How AI Accelerates WAN Infrastructure

Jun 06, 2018

David Trossell, CEO and CTO of Bridgeworks explains to Information Age how AI and machine learning can be used to accelerate WAN infrastructure. In turn, this will accelerate your data, reducing data transfer times down from days, to hours and minutes.

 

How AI Accelerates WAN Infrastructure Bridgeworks
June 6, 2018

 

Pure Storage claims that it has developed the IT industry’s first integrated AI-ready infrastructure for deep learning. That may be true, but artificial intelligence (AI) is not new – far from it. There are many phrases that marketers can use to make even an old piece of technology sound completely brand new, or to place a vendor on the first rung of any given market’s ladder; but, in actuality, it may mean that they’re not the first. Yet, they might be.

AI has been the talk of the town for quite a while now, and it’s not all about storage, as you also have solutions that use machine learning and AI for a wide range of purposes, including for WAN data acceleration. So what, if anything, has changed to support Pure Storage’s claims? After all, there are so many companies out there that say their technology is being driven by integrated AI and by machine learning for a plethora of purposes.

Not ‘one thing’

Tony Lock, Director of Engagement & Distinguished Analyst at Freeform Dynamics, says: “Artificial intelligence, machine learning (ML) and deep learning (DL) systems all require IT infrastructure on which to run. The important thing to recognise is that each of these technologies is not ‘one thing’.”

They are not one thing in his view because you could have “very different requirements in terms of CPU, storage and networking.” This depends on the specific details of the workload. He explains that DL and ML have two components for training, learning and model execution. “The learning phase may involve feeding very large datasets to build the model, while the execution phase may then need to run in a very tight environment in a lot of scenarios or may also have to handle large datasets”, he says.

So, he thinks that the key challenge is to “use building blocks of IT Infrastructure suited to each workload, using a phase of the project, rather than design and assemble bespoke solutions each time.” He adds: “The biggest change is that AI, MI, and DL are moving out of R&D and into mainstream usage. Mainstream infrastructure that uses demand consistently can be put together quickly without having to design unique systems every time.”

To design infrastructure and new systems every time would be unjustifiably costly and completely unnecessary from a time and financial perspective. For efficiency’s sake, there needs to be a big measure of flexibility. He explains that several vendors are bringing to market infrastructure systems that are designed specifically for AI and ML workloads. He says these can be adapted to meet specific requirements and uses without much need to “research, design and build each one individually, as they are also fully supported, and a matter of great importance for everyday enterprise usage.”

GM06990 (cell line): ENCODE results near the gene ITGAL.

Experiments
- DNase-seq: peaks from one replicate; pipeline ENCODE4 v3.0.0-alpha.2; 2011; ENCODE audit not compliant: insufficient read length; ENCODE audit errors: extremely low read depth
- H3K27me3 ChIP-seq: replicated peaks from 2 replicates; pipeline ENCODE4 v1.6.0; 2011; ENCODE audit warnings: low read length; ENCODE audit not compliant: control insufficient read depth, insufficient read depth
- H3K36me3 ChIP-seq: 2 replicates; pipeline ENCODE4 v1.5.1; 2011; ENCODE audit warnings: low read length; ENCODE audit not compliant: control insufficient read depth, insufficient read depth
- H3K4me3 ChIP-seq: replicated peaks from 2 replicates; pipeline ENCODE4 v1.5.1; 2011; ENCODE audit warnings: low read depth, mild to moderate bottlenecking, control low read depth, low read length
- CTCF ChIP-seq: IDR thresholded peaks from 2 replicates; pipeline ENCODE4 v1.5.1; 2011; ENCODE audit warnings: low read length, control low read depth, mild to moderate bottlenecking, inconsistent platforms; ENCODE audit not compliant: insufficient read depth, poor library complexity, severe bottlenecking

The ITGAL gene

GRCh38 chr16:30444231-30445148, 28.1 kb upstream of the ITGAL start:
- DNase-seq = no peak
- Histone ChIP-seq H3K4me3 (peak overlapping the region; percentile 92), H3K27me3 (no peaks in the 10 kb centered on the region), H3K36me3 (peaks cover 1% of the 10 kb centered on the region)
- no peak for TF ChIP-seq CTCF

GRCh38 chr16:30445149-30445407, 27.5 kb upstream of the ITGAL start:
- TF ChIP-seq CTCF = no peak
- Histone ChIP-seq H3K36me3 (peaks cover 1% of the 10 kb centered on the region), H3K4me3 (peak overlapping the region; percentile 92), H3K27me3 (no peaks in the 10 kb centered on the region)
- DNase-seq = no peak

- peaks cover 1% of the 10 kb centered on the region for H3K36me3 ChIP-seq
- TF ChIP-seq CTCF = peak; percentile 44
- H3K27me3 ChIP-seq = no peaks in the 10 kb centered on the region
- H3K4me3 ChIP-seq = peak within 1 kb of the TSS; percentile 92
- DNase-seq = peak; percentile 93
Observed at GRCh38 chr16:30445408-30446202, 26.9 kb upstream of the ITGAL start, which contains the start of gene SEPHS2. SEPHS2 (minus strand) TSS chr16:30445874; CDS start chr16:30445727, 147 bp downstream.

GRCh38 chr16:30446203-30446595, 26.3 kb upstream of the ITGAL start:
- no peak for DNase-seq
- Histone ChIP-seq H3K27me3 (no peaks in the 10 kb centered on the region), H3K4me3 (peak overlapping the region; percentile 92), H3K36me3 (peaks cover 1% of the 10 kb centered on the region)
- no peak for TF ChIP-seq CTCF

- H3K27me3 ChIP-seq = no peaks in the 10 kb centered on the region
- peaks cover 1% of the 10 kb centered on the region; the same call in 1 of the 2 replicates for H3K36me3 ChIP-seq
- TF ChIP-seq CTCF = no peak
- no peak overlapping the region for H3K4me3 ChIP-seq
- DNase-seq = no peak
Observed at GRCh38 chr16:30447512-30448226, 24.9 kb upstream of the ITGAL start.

Not just storage

It’s also important to recognise that AI isn’t just about storage. As with all AI and big data applications, the greater the number of data points the better the outcomes. The freshness of the data has an impact on this too, and WANs have always been a long-standing problem in the computing and data world. That issue is occurring even more so, now that increased bandwidths are now available at lower costs per Mb.

Organisations are also now collecting increasing amounts of data from further and further afield and, because of the latencies involved, it is becoming increasingly difficult to realise the true performance of these WAN connections. As latency increases to even a modest 10ms, this can have a dramatic effect on throughput – reducing it by at least 70% of its full potential. By using AI and parallelisation techniques to mitigate the effects of latency and to manage the data on the WAN, it becomes possible to return the efficiency of the WAN connection up to 98% of capacity.

Poor WAN speed isn’t just about latency. It is a combination of many factors, with another key element being the effects of packet loss on the WAN. As with latency, packet loss doesn’t take much to make a huge difference to the throughput, as even a modest amount of packet loss at 0.1% has a considerable effect. When you move to 0.5%, the effect is dramatic. When combining the two factors of latency and packet loss, the efficiency of the WAN can drop below 1%.

Increasing bandwidth

Lock thinks: “WAN acceleration may be a requirement for specific use cases, for instance, if large data sets need to be moved a lot, or for model training.” He adds that he thinks latency may be important for some systems but not for others, and he rightly points out that “latency is a natural consequence of physics; So as bandwidth increases it allows more data to be moved per second, but this does not move data more quickly”. He, therefore, finds that the best way to mitigate latency is to put the data processing close to the action.